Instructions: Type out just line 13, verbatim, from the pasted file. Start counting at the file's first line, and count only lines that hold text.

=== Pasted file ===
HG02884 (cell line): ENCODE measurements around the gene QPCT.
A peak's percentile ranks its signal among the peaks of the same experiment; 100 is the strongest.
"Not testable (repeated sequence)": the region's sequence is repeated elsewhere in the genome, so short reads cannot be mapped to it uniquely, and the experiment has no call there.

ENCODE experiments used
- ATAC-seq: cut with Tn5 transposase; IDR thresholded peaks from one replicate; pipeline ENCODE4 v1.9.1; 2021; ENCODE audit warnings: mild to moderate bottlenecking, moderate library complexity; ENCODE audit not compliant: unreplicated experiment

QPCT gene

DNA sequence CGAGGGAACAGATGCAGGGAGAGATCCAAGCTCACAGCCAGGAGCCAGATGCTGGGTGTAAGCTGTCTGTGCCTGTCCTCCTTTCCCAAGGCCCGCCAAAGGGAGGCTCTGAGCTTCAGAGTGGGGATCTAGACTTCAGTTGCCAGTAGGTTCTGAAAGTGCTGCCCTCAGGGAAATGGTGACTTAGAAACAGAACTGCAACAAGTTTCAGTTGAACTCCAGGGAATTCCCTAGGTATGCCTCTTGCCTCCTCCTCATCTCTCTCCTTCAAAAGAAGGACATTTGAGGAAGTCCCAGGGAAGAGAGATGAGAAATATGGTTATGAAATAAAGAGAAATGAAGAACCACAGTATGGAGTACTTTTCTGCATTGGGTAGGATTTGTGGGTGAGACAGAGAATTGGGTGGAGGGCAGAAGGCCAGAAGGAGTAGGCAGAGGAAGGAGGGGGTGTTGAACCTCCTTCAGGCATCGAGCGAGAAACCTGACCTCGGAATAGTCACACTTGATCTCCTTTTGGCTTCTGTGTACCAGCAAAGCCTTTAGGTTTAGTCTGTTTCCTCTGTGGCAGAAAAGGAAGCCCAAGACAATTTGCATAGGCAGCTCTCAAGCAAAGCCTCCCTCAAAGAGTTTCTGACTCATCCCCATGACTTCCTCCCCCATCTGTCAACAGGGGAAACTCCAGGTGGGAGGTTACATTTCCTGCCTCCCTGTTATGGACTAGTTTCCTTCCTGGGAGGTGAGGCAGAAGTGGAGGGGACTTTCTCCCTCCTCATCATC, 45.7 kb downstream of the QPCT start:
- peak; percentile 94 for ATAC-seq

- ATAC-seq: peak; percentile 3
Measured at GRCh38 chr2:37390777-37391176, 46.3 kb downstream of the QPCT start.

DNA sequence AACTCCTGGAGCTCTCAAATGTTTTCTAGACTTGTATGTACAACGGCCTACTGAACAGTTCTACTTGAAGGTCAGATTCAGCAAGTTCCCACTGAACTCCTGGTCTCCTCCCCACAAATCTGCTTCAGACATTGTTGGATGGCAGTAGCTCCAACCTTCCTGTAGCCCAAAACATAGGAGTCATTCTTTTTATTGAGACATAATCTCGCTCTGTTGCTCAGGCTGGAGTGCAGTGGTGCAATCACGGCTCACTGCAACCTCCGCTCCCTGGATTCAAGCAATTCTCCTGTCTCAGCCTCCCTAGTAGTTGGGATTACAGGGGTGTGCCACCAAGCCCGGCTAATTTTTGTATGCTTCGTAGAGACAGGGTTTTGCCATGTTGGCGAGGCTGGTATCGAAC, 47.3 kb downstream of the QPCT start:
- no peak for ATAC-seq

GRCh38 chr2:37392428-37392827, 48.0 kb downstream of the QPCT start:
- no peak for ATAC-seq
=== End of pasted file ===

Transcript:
GRCh38 chr2:37392428-37392827, 48.0 kb downstream of the QPCT start: